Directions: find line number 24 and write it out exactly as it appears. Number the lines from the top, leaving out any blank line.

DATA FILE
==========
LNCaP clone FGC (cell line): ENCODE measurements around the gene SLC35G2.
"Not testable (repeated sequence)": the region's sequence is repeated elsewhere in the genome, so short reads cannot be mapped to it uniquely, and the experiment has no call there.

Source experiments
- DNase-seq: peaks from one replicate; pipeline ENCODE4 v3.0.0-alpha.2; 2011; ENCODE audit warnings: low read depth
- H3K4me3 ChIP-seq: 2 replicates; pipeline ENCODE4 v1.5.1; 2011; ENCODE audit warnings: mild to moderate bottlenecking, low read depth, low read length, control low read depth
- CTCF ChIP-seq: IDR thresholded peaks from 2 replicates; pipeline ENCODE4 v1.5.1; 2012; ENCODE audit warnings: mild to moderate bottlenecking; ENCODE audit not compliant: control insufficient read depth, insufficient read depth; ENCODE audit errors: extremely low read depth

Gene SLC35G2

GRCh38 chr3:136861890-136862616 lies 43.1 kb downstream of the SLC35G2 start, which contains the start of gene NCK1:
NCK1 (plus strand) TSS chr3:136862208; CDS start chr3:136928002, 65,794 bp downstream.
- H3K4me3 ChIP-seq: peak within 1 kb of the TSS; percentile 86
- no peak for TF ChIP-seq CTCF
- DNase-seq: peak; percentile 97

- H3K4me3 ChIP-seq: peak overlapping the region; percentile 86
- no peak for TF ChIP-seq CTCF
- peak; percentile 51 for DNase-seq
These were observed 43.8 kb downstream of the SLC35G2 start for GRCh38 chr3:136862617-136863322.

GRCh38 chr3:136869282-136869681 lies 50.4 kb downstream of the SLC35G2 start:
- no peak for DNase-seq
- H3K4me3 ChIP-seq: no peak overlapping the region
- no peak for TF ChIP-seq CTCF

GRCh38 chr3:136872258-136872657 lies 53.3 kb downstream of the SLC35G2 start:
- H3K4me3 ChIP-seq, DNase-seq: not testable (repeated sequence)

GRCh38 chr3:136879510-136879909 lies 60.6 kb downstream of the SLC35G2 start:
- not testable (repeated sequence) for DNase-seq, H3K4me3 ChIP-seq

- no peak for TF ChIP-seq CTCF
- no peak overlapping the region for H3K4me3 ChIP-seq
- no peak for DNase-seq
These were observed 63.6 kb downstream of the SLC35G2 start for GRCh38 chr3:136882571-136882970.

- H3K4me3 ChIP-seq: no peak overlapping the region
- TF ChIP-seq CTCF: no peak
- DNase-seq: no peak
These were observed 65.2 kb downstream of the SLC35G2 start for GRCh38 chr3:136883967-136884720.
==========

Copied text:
- not testable (repeated sequence) for DNase-seq, H3K4me3 ChIP-seq